A ballistic hip hinge, the swing works all the muscles on the back of the body hard. And they’re the muscles that give your body its strength and power. A strong back and strong legs are the foundation of human movement and athletic health.
Swings give you the strength and cardiovascular capacity you need to enjoy an active life.
Learn more about the Hardstyle Swing here
If swings are the centre goblet squats are the finisher. A deep, flat-footed squat is a natural human movement. Add weight and it’s a challenging grind.
Goblet squats maintain this natural movement and make it strong. They strengthen the thighs and arms and balance the posterior strength the swings develop.
Learn more about the Goblet Squat here
The Turkish get-up, the hardstyle swing and the goblet squat. It’s a powerful combination. And I didn’t invent it. The three foremost hardstyle kettlebell organisations StrongFirst, DragonDoor and StrengthMatters all combine them in some shape or form.
Kettlebell minimum effective dose – the workout
Twice a week with at least two days between each session.
Turkish Get-ups (7½ – 10 minutes)
5 get-ups with each arm
- Perform your get-ups on alternating sides starting with your weaker side
- A get-up is a steady, methodical movement pattern. You should take at least 30 seconds to complete one repetition
- Pause between reps and refocus before continuing.
2 reps right and left unweighted (your warm-up)
3 reps right and left with a kettlebell. Choose a kettlebell you can comfortably hold overhead for a full minute.
Two-handed hardstyle swings (5 minutes)
5 x 10-20 two handed swings
- Begin with a kettlebell you can swing for ten reps with good form
- Aim for 5 x 10 swings per set to start with
- Rest for as long as you need between sets
- Progressively reduce your rest time until you can perform a set every minute for 5 minutes
- Continue to perform a set every minute, but steadily increase the number of reps per set
- When you can comfortably manage 5 x 20 swings in 5 minutes, it’s time for a heavier kettlebell
Goblet squat (5 minutes)
5sets x 5-10 reps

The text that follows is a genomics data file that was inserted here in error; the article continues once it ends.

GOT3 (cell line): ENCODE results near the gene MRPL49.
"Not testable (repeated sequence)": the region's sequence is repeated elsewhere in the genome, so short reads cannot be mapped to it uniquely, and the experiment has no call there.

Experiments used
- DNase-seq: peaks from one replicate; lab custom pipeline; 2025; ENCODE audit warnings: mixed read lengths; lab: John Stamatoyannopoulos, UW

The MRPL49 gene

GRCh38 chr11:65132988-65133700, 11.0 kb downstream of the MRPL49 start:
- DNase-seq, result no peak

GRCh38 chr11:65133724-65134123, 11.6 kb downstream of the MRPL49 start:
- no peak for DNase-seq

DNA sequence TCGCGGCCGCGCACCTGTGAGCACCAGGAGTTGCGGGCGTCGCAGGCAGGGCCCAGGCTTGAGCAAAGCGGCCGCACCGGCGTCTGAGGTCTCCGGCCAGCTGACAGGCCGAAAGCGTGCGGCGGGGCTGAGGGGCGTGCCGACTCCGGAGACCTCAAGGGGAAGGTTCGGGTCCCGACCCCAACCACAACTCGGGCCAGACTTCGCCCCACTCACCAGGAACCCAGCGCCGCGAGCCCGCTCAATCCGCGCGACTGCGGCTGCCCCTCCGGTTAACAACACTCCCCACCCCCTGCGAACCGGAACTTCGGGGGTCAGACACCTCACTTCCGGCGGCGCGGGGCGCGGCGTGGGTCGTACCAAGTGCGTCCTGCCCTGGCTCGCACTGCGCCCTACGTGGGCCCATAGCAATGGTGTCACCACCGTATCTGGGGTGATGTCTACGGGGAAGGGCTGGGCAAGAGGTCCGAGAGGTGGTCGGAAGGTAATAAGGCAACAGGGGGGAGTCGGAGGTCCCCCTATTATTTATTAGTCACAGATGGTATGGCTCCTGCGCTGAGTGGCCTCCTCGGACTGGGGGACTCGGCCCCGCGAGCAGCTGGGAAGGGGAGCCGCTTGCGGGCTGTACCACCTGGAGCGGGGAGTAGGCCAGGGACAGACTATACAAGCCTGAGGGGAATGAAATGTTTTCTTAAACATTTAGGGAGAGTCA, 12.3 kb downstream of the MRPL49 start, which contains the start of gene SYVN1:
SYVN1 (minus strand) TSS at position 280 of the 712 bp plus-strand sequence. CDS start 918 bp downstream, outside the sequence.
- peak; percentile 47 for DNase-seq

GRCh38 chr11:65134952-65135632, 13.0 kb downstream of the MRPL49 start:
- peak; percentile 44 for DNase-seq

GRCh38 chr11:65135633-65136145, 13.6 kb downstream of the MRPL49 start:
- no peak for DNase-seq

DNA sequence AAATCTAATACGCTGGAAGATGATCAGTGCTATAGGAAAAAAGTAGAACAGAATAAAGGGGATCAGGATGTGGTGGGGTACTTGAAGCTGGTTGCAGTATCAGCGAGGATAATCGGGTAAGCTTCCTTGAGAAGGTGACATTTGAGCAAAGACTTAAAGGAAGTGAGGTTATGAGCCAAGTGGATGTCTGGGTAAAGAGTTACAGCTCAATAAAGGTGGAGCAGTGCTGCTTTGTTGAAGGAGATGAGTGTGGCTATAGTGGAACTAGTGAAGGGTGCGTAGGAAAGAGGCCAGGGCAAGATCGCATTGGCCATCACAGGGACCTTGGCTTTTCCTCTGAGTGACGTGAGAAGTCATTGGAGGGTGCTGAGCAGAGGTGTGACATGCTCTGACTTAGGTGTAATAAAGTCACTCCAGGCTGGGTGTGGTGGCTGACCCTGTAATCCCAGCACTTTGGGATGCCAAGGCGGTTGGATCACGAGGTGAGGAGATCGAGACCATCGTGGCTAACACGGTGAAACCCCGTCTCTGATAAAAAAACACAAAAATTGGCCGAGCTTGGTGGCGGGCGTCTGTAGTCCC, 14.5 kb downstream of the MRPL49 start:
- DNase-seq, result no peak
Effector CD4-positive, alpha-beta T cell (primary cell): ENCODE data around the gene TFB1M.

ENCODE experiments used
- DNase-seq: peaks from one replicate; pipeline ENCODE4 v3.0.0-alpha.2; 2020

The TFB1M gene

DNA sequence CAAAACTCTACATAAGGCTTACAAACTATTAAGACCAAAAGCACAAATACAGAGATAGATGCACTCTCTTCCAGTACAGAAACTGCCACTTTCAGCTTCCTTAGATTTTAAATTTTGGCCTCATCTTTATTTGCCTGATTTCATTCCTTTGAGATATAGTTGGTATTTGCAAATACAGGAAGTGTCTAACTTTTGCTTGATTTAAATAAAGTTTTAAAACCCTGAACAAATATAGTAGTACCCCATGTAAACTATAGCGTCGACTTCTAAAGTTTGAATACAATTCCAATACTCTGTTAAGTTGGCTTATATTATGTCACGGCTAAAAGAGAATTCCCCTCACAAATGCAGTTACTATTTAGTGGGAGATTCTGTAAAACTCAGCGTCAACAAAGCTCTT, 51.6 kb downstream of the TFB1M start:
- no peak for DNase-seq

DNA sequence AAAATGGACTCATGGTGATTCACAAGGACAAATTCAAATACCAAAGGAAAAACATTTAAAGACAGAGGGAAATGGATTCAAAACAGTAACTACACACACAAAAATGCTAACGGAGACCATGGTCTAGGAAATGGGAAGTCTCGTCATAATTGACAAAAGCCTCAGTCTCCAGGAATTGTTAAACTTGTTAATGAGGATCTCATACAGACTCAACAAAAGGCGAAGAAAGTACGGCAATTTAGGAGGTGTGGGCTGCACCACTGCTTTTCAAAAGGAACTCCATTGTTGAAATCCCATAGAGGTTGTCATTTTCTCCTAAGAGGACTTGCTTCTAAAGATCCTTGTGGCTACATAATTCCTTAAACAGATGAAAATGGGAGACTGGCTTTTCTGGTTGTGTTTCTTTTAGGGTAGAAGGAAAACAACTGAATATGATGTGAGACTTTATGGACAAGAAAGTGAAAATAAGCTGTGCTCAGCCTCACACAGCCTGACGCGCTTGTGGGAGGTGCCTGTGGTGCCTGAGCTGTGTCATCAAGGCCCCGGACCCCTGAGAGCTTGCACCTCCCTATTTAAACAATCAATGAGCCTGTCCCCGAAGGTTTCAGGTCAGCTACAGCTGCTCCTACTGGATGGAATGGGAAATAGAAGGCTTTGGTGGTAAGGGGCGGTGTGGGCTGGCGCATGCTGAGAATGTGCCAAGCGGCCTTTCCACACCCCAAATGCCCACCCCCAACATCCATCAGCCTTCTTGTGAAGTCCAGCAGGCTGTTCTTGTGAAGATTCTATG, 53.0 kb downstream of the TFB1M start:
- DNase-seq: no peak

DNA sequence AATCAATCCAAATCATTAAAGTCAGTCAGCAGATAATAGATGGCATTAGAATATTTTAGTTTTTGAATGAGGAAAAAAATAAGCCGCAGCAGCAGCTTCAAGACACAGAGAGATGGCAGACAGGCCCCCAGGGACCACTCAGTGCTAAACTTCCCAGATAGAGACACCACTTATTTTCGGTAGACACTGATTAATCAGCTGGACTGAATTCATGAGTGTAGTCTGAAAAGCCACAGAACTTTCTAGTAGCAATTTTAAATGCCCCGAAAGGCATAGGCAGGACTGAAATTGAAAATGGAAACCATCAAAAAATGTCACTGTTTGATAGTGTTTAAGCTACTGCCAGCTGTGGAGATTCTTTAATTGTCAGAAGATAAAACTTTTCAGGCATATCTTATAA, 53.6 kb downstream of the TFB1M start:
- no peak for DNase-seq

- Use the same kettlebell as your swings
- Start with 5×5 reps with as much rest between sets as you need
- Gradually reduce your rest breaks until you’re can manage one set every minute
- Continue to perform a set every minute, but bit by bit increase the number of reps per set to 10
Tweaking the workout
This kettlebell workout will deliver. If you train the minimum effective dose twice a week it will keep you strong and mobile for years to come. But…
Increasing the training frequency or time
You might have a week or two, or even a few months when you’ve more time to train. You could push for more strength, mobility or endurance gains.
So you could,
- Increase training frequency to 3 times a week. Be sure you have at least one day off between sessions. If you have time for a fourth session, don’t. Instead, mix in some other light training, for example, jogging or jump rope.
- Increase the number of sets you do of each exercise.
- You can do up to 5 get-ups with a kettlebell on each side (maximum of 7 including the warm-ups). If you could comfortably do more it’s time for a heavier kettlebell
- You can do up to 20 sets of 20 swings. High volume swings really boost your cardiovascular capacity and burn fat.
- 5 sets of 10 goblet squats are enough. Instead of doing more, use a heavier kettlebell.
And when life gets busy and time gets short, drop back to the minimum effective dose and you’ll hold on to the gains you’ve made.
And if you have the kettlebell skills you can add in variations to mix it up. You could add some presses to your get-up. Or you could swap two hand swings for one hand swings or even snatches or cleans. Or add in d
A last word before you pick up a kettlebell
Don’t overdo it. Feel free to do more if you have the time. Varying the amount you do each week is a positive choice. But keep your sessions short. Walk away energised, not exhausted. This is a kettlebell workout designed to keep you healthy and let you get on with your life.
But always get two short sessions in every week…
…consistency is the key to the kettlebell minimum effective dose.
Hi, I’m Ralph. I’ve been training with kettlebells for over 12 years.
In 2015, I certified as a kettlebell instructor with StrongFirst. And I’ve been teaching kettlebells ever since.